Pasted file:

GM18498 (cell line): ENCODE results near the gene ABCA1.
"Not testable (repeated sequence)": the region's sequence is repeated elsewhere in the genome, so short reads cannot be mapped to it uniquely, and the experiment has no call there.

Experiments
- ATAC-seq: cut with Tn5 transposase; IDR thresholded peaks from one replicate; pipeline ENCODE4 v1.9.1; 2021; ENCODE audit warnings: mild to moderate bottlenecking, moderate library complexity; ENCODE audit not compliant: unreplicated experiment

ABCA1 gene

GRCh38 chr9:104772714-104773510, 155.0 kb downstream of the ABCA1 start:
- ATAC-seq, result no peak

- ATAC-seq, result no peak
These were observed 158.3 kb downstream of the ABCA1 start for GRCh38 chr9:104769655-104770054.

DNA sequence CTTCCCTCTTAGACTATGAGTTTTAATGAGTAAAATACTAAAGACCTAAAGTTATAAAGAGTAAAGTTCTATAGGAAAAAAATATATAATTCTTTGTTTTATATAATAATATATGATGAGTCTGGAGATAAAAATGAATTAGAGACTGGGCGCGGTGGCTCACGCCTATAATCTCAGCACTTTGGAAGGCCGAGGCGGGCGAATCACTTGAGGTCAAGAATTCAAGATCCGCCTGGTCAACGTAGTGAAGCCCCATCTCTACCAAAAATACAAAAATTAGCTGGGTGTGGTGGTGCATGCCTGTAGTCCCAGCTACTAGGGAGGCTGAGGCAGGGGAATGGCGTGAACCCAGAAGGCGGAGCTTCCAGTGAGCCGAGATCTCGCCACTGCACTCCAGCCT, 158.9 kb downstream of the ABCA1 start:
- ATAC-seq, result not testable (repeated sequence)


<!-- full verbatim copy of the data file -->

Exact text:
GM18498 (cell line): ENCODE results near the gene ABCA1.
"Not testable (repeated sequence)": the region's sequence is repeated elsewhere in the genome, so short reads cannot be mapped to it uniquely, and the experiment has no call there.

Experiments
- ATAC-seq: cut with Tn5 transposase; IDR thresholded peaks from one replicate; pipeline ENCODE4 v1.9.1; 2021; ENCODE audit warnings: mild to moderate bottlenecking, moderate library complexity; ENCODE audit not compliant: unreplicated experiment

ABCA1 gene

GRCh38 chr9:104772714-104773510, 155.0 kb downstream of the ABCA1 start:
- ATAC-seq, result no peak

- ATAC-seq, result no peak
These were observed 158.3 kb downstream of the ABCA1 start for GRCh38 chr9:104769655-104770054.

DNA sequence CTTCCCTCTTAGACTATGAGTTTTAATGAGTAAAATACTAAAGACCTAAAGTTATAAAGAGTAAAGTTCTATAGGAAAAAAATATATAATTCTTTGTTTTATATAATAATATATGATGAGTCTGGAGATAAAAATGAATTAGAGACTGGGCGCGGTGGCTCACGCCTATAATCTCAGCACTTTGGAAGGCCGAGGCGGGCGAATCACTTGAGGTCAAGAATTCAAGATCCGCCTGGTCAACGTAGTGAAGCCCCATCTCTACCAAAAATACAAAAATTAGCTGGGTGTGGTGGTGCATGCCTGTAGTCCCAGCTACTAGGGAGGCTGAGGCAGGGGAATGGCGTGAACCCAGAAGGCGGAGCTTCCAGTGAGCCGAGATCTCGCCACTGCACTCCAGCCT, 158.9 kb downstream of the ABCA1 start:
- ATAC-seq, result not testable (repeated sequence)